This rig is set effortlessly, and takes minutes. It is easily managed with a mix of button pressing and joystick twiddling at the twin pedestals and the bank of big Lewmar sheet winches behind in the aft cockpit crew area, while reducing rope clutter the centrepoint mainsheet benefits from its hidden captive winch. Navcomm gear majors on Nauticomp, B&G and Simrad instrumentation, all neatly configured for shared crew viewing.
Leaving the RMK yard to sail Tuzla Bay in a building breeze, we rapidly matched seven knots of wind with seven of boat speed. As true wind built to 16 knots, Sarafin took just a splash over the foredeck when we touched 11 knots in a short chop. Later, revelling in 23 knots of warm breeze, we reached along, tame but tight, at 12 knots, before at 29 knots apparent, we took a couple of turns on the blade and settled down on a well-mannered beat back to base.
Sailing was social, the guest cockpit with mirrored table arrangement and handy drinks fridges refreshing those at work and play while the opening hard top above allowed both sun and shade. The vast flush decks fore and aft provided plenty of sunpad space and the pushpit seats almost qualify as sofas.
Oyster has always prided itself on blue water cruising stowage and on the 100 there’s a simply enormous lazarette with hydraulic stern platform opening to reveal space for water toys and dive compressor as well as warps, fenders, bikes, buckets and more. A tender up to four metres lives in the foredeck well, which, with its easy-lift system for launch and retrieval matches crew, owner, guest and even MCA LY2 requirements, is another deft demonstration of this yacht’s prowess. Whether for private usage or charter operation, this Oyster 100 seems well suited to either. Me? I’d like to keep her for myself!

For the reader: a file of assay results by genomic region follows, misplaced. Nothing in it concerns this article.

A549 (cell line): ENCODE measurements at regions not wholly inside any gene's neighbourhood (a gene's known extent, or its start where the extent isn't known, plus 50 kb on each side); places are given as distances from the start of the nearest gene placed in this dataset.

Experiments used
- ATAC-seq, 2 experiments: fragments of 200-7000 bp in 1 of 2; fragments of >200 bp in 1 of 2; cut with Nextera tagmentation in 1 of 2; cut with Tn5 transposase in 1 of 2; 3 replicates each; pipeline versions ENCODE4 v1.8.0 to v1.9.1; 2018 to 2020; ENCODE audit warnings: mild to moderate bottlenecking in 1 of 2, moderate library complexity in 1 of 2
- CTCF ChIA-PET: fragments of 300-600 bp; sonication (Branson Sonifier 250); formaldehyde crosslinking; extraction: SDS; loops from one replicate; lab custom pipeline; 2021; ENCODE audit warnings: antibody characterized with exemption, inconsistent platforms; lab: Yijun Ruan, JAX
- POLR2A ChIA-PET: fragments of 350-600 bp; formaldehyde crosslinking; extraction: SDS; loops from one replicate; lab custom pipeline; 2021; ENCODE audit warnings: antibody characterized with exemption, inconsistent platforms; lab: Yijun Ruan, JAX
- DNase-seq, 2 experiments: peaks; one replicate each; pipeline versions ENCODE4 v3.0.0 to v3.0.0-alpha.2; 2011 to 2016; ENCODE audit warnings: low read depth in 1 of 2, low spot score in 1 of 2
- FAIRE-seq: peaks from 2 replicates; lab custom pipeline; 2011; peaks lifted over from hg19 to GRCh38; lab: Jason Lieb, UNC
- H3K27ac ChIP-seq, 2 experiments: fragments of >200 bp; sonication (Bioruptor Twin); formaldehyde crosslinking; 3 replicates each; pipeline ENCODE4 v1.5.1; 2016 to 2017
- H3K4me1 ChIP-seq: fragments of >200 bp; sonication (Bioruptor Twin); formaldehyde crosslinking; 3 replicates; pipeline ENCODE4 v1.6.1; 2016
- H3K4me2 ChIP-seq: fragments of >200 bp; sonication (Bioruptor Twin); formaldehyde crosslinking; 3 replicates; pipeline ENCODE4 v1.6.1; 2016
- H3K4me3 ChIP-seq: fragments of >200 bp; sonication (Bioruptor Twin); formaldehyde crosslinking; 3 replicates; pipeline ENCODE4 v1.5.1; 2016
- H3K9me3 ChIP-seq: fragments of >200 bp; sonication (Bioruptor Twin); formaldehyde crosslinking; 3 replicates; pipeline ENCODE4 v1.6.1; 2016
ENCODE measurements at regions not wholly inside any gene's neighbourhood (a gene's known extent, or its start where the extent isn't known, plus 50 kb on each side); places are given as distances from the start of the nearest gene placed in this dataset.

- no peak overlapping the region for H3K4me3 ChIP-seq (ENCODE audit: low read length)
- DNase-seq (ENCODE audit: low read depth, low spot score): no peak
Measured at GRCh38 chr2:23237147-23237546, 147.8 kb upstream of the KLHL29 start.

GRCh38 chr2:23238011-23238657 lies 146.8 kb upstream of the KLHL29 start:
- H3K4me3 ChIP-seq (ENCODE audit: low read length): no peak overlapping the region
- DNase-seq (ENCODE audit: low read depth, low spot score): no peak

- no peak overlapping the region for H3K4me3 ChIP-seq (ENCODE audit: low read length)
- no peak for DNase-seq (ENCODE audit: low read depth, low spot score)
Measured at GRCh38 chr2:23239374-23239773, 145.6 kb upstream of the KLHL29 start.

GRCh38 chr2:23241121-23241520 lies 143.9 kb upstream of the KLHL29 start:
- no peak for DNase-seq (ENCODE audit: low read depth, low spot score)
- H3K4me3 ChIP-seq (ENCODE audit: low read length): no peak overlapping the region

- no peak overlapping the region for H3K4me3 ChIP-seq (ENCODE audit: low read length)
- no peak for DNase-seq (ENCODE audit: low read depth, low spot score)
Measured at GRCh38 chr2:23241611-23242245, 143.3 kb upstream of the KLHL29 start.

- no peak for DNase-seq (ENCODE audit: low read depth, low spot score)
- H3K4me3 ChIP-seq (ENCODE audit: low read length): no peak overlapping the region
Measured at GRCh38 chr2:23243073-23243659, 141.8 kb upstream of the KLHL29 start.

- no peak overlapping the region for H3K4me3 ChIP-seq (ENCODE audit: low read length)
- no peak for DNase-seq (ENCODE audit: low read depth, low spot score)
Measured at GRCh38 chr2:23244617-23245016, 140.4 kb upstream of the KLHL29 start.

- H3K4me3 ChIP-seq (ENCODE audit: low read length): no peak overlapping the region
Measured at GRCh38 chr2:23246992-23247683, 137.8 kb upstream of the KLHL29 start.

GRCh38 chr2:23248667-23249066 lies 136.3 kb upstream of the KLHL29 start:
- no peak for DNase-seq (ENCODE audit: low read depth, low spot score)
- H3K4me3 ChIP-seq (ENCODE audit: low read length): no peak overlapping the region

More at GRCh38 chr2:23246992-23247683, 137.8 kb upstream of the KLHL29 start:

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Principal specifications – Oyster 100DS
Length overall: (including pulpit) 30.80m
Length of hull: 30.80m
Length of waterline: 28.62m
Draught: Bulb keel (standard) 3.90m
Draught: Shoal keel option available on request.
Standard rig and spar type: 4-spreader carbon spar, sloop rigged, with fully-battened
main on V Boom.
Ballast keel type: High Performance Bulb
Displacement (Lightship): 105,000kg
Engine (standard): Cummins QSM11, C rated, 355hp @ 1,800rpm
Fuel tanks: (approx) 7,250lt
Fresh water tanks: (approx) 2,660lt
Sail areas: Furling main = 257m2/2,765ft22
Blade = 234m2/2,518ft22
Reacher = 335m2/3,605ft22
Gennaker = 661m2/7,112ft22
I - 40.13m/131ft 8in
J - 11.43m/37ft 6in
P - 36.76m/120ft 7in
E - 12.47m/40ft 11in
Air draft 43.5m/142ft 5in